Monthly Archives: January 2015

Observations at World Conference and Following By Clair Brenneman

It was very rewarding for me to return to Paraguay for MWC and to observe the progress that has been made following my two years of service 54 years ago.

The Mennonites have not only progressed themselves, but more meaningful to me was the way they have reached out to the Paraguayans [most of Spanish heritage]and indigenous people in terms of education, health care, welfare and evangelism.

Having worked on the Trans Chaco Highway, it was a highlight to travel the highway built by MCC personnel.  It not only provides a market road for the Mennonites but for the Paraguayan ranchers. We heard several comments that if the road had not been built, the existence of the Mennonite colonies would be questionable today. Following my presentation at the conference a number of people came forward and expressed gratitude for what the PAX boys had done for their country.  One person told me that his Dad, Jacob Penner, used to cook for PAX boys who were building the highway.

Following the conference, we traveled to the Chaco on the Trans Chaco highway.  We saw semis coming to Asuncion, the capital city, with loads of beef cattle, dairy products and other products from the Mennonite colonies.  On one occasion while stopping enroute, I observed dairy products on display racks in a store. They all indicated the product was manufactured in “Colonia Menonita”.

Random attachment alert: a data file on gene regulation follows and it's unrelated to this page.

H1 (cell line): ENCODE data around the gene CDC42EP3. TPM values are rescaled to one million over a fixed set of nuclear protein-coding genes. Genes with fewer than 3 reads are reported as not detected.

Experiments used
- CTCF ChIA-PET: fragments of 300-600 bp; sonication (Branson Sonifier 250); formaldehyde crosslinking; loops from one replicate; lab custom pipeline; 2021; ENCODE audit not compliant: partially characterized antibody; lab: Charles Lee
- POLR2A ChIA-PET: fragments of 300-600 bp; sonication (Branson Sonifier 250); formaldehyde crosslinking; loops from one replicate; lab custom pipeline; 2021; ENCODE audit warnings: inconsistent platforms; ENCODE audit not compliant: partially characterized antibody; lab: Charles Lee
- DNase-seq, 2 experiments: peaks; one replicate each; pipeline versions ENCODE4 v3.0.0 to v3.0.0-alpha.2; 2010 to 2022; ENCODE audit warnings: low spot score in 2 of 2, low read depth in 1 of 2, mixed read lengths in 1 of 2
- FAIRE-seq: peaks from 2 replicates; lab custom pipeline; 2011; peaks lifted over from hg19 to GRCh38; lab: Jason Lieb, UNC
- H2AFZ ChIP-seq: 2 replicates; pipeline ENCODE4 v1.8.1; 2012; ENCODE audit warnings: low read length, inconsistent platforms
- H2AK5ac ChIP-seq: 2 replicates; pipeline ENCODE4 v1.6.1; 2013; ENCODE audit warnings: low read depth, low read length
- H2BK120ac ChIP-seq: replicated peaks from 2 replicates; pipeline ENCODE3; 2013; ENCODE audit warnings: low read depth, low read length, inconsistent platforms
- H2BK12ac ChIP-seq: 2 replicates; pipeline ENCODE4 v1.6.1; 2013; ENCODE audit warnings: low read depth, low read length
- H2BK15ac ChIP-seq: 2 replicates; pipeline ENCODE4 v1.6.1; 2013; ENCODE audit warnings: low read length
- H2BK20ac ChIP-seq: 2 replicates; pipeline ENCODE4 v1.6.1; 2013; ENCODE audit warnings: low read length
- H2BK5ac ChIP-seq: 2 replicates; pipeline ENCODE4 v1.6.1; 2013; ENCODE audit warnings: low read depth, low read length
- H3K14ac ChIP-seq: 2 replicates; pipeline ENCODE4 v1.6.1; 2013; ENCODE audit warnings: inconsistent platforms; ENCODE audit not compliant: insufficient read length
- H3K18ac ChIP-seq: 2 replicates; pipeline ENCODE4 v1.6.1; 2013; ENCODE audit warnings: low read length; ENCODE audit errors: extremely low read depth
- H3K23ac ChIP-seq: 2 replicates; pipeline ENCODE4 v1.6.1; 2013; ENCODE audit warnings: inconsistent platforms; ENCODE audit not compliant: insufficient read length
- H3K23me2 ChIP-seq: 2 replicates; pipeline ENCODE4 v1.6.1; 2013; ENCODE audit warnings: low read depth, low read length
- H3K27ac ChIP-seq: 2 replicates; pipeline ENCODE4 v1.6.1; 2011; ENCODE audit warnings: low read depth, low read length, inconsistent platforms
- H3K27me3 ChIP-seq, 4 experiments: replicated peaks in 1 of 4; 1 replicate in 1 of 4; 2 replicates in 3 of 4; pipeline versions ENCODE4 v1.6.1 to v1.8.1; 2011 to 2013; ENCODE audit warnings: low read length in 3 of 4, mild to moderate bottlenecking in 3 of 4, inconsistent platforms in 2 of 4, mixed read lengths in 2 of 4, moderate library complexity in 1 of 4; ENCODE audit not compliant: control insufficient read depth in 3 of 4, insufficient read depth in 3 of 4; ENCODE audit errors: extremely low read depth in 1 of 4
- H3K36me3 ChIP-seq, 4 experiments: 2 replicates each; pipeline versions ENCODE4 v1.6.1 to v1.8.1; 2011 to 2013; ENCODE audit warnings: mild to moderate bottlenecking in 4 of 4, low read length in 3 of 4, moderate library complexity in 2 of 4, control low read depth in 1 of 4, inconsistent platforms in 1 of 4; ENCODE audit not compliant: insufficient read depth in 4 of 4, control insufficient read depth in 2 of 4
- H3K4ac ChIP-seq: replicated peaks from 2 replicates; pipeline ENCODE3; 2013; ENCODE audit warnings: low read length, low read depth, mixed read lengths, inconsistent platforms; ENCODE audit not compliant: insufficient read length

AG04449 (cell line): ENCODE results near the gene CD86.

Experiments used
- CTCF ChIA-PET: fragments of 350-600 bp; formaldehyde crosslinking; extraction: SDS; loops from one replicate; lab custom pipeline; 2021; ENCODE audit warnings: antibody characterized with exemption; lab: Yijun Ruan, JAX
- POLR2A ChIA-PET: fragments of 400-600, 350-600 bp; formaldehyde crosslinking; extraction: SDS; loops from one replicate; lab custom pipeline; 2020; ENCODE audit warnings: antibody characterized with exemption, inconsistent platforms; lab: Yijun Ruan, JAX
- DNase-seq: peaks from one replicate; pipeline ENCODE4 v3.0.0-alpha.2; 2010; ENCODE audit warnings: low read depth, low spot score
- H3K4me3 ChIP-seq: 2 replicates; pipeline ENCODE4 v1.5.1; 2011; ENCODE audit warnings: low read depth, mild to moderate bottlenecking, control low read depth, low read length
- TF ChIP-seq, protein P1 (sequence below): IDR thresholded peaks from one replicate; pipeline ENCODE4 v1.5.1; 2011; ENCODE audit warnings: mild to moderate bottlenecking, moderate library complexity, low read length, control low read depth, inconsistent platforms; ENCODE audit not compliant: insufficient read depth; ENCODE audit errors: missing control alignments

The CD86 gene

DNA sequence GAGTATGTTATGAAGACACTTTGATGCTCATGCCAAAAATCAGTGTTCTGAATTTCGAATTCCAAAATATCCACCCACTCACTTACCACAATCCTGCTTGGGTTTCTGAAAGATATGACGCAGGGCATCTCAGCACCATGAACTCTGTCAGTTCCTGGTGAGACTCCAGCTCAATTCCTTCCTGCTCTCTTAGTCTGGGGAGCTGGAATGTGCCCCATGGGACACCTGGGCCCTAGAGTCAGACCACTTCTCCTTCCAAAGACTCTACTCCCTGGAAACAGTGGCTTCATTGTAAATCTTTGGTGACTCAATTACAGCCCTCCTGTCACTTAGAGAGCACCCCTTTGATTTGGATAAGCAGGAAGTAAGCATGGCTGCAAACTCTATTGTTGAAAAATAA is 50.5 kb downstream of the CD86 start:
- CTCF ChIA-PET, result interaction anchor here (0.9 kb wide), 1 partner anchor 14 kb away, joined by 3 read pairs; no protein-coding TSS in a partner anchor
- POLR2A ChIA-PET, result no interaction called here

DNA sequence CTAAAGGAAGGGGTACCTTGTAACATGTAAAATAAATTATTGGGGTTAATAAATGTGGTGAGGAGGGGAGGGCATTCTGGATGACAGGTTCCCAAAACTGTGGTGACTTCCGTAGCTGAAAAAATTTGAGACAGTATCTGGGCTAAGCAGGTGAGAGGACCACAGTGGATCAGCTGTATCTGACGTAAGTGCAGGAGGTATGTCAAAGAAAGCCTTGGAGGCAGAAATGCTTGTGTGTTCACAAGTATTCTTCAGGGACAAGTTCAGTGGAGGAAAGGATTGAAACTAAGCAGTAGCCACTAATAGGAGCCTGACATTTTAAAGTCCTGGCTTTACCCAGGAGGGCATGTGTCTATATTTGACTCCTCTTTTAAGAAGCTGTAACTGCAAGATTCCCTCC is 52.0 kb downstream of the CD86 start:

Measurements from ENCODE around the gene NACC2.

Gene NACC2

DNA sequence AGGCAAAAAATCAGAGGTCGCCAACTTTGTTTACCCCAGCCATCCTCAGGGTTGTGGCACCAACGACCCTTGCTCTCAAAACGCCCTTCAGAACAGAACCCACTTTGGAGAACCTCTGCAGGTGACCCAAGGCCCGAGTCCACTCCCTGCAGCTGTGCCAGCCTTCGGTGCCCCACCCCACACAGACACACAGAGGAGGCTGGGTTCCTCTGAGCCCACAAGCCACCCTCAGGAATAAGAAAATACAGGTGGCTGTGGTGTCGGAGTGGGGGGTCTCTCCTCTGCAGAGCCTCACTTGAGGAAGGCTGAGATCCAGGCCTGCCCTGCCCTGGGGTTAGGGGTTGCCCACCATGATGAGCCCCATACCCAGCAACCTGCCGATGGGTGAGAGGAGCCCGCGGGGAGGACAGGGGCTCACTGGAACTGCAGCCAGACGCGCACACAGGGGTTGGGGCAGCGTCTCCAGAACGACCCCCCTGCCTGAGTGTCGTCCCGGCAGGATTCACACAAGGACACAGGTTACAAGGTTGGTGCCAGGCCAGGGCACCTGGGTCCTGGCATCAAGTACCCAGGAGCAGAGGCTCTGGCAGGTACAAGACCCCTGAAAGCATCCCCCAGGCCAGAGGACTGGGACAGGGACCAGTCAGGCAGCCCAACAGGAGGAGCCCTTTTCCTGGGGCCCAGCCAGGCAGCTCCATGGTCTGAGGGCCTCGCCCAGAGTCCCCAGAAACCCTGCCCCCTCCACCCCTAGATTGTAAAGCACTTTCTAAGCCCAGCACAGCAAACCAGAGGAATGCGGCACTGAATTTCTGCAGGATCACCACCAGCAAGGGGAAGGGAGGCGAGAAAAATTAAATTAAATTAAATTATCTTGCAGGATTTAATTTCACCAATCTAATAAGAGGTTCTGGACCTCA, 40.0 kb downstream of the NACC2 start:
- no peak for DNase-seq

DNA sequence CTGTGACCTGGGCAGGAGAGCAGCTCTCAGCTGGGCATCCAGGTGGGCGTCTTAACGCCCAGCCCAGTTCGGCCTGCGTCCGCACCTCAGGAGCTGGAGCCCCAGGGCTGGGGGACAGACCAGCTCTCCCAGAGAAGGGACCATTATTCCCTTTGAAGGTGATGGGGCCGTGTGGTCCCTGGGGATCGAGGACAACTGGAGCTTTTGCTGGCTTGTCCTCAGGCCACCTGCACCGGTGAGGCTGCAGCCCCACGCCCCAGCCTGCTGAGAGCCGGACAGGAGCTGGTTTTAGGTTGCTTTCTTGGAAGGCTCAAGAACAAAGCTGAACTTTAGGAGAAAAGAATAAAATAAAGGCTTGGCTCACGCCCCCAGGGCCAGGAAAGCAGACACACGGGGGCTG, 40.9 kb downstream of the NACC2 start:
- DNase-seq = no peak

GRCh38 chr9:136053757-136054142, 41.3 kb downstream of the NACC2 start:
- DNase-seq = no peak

To build the Trans Chaco highway was not easy task. There was the rainy season, swamp areas, jungle, the difficulty in obtaining parts for machines, intense heat, and the morale was not always positive. It is rewarding to look back and see the accomplishment and forget some of the struggles we went through.

Parguayan officials questioned the possibility of such a task.  But MCC moved forward and followed the progress of the highway to its completion. I am grateful to the Harry Harder family who left their comfortable home in Mountain Lake, Minnesota and moved to Paraguay to be in charge of the highway and the PAX boys.  Harry was engineer for the project. Ann, his wife, an excellent support person, gave home schooling to their children, Martin and Margaret.  They were missionaries in a non-traditional way.

Although the Trans Chaco highway was a major project of MCC in Paraguay, may we not forget other PAX boys who served there. Inner colony roads were built by PAX prior to the Trans Chaco to connect villages within a colony and to connect colonies with each other.  Those PAX boys were under the leadership of Vern Buller of Bloomfield, Montana, who with his family lived in the Chaco during construction of those roads.

PAX boys also served with MCC in agricultural extension, experimental farms, etc

I am very grateful for my experience in Paraguay, and affirm the work and mission of MCC.

Pax Events at Assembly 15 of Mennonite World Conference – Asuncion, Paraguay – July 14 – 19, 2009. A Report with Comments.